Grease interceptors should be inspected regularly and cleaned on a regular basis to ensure efficient operation. The District suggests that they be cleaned no less than bimonthly. The need and frequency of cleaning will vary greatly depending on the nature of the establishment. Factors such as food types, preparation methods, cleaning techniques, and carry-out versus dine-in, all will determine the volume of grease discharged. Facilities with high grease loads may have to clean their interceptors as often as monthly. Facilities with under-sized interceptors, especially under-the-counter units, may have to clean weekly or even daily. To properly clean a grease interceptor, the entire contents (liquids and solids) must be pumped out. Leaving accumulated solids in the bottom of grease interceptors can lead to short-circuiting and reduced retention times, as well as very unpleasant odors.

As noted above, the required maintenance frequency for grease interceptors and traps depends greatly on the amount of grease a facility generates as well as any best management practices (BMPs) that the establishment implements to reduce the grease discharged into its sanitary sewer system. In many cases, an establishment that implements BMPs will realize financial benefit through a reduction in their required grease interceptor and trap maintenance frequency.

Maintenance of external large-capacity grease interceptors should be performed by qualified grease haulers or rendering companies. These services typically will empty the entire contents with a pumper truck and haul the grease and sludge to an approved disposal site. A list of local grease haulers is available on our website. Smaller under-counter grease interceptors (grease traps) can be cleaned by in-house staff. Please refer to the manufacturers cleaning procedures, as cleaning methods may vary with the type of unit. The District requires that cleaning events be recorded in a maintenance log and kept on file. When performed properly and at the appropriate frequency, grease interceptor and trap maintenance can greatly reduce the discharge of fats, oil, and grease (FOG) into the wastewater collection system.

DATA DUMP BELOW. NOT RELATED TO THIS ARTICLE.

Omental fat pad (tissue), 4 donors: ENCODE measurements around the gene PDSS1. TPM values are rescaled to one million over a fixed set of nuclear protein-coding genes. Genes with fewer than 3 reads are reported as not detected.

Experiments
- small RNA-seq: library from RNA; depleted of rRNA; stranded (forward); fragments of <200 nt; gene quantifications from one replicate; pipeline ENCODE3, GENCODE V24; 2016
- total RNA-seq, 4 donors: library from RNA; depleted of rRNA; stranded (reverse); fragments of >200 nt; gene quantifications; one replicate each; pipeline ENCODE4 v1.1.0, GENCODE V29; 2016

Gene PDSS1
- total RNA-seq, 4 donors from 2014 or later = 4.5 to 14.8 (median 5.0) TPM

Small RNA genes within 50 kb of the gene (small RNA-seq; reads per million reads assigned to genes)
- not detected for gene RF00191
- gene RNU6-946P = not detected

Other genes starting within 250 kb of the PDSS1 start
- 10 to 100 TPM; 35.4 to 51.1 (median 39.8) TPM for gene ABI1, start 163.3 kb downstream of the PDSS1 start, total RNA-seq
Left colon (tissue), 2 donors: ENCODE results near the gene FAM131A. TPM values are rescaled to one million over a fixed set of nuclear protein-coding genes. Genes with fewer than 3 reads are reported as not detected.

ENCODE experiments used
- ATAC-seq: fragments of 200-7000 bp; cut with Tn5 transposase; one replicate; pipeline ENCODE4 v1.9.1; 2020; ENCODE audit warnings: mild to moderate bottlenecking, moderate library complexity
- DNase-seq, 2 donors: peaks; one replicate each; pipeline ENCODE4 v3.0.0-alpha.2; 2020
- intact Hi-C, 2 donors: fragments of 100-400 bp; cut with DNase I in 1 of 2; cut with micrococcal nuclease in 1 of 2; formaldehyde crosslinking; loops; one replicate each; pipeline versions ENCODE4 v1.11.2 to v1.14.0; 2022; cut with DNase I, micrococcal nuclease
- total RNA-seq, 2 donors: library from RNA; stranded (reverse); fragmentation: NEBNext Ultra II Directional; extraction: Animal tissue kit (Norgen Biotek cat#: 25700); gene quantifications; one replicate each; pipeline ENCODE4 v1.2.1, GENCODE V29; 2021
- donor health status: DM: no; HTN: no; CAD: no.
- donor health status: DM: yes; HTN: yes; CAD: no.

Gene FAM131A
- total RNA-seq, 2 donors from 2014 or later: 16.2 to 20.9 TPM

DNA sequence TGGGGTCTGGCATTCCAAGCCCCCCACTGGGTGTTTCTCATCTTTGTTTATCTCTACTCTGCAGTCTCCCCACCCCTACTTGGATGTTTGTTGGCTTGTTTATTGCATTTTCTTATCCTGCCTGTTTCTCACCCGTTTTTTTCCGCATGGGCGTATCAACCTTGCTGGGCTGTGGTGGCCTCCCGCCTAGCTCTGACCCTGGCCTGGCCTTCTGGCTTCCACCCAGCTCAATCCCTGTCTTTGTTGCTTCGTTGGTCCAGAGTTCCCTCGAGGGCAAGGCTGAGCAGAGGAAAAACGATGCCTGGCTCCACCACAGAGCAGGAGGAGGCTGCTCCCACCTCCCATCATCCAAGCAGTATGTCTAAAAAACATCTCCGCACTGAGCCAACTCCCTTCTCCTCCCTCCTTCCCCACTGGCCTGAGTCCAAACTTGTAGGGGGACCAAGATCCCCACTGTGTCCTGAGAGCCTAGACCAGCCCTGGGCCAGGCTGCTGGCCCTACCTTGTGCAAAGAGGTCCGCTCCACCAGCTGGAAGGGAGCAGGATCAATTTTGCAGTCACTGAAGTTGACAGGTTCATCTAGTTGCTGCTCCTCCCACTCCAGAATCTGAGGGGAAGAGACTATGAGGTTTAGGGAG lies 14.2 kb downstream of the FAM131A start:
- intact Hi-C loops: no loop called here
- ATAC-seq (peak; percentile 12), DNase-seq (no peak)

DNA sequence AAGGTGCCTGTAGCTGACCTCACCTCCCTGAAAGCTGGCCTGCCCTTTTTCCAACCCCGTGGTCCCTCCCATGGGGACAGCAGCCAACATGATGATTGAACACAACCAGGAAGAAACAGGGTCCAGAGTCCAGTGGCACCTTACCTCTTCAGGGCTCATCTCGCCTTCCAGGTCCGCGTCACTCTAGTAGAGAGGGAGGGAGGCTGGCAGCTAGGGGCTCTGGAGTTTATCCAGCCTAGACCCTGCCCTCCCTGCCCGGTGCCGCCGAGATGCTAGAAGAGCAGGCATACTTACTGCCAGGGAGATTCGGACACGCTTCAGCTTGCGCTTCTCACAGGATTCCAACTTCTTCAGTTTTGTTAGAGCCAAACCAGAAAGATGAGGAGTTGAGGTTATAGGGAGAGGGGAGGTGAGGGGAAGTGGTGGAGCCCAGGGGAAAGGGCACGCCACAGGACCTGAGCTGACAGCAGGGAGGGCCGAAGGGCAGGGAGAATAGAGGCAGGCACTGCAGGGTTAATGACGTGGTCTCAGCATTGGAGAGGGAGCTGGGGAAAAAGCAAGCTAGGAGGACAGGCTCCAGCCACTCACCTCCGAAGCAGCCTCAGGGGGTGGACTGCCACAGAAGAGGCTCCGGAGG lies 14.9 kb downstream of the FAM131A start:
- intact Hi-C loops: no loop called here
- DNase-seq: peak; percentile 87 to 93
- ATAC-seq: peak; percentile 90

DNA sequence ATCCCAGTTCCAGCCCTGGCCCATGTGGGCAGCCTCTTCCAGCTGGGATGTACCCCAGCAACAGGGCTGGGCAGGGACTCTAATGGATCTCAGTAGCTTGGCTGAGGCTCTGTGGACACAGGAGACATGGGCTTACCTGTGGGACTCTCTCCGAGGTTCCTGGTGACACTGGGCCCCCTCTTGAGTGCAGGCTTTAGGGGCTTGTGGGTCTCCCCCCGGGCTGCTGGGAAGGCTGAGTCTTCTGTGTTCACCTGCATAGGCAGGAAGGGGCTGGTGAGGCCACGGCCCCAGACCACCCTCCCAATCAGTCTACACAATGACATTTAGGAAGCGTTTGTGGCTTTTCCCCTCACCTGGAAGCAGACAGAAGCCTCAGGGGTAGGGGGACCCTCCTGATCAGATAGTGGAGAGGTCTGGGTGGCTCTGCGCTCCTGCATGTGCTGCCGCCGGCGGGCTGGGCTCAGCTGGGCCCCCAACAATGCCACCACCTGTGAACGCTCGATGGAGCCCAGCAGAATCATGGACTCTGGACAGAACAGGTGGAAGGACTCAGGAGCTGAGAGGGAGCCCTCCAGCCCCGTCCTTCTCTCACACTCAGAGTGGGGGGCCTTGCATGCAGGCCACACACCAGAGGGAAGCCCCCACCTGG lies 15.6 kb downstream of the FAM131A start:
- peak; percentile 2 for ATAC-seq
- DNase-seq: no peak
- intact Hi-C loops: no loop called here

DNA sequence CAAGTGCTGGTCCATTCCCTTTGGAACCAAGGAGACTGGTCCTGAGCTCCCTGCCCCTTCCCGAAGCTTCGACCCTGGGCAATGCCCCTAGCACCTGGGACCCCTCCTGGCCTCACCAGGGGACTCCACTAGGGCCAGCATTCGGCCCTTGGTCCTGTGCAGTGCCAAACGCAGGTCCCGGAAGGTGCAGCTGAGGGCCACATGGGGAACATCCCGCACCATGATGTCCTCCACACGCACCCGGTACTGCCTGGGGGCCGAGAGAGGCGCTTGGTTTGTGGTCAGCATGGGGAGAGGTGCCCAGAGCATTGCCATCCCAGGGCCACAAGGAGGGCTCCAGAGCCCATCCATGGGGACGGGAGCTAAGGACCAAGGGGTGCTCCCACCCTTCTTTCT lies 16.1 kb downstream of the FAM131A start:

Warning! Do not use hot water, acids, caustics, solvents, or emulsifying agents when cleaning grease traps and interceptors. This will cause the grease to move down the line and potentially clog the sewer mains, resulting in a spill.

If you have any questions or would like additional information, please feel free to contact the Lake County Special Districts Administration at 707-263-0119.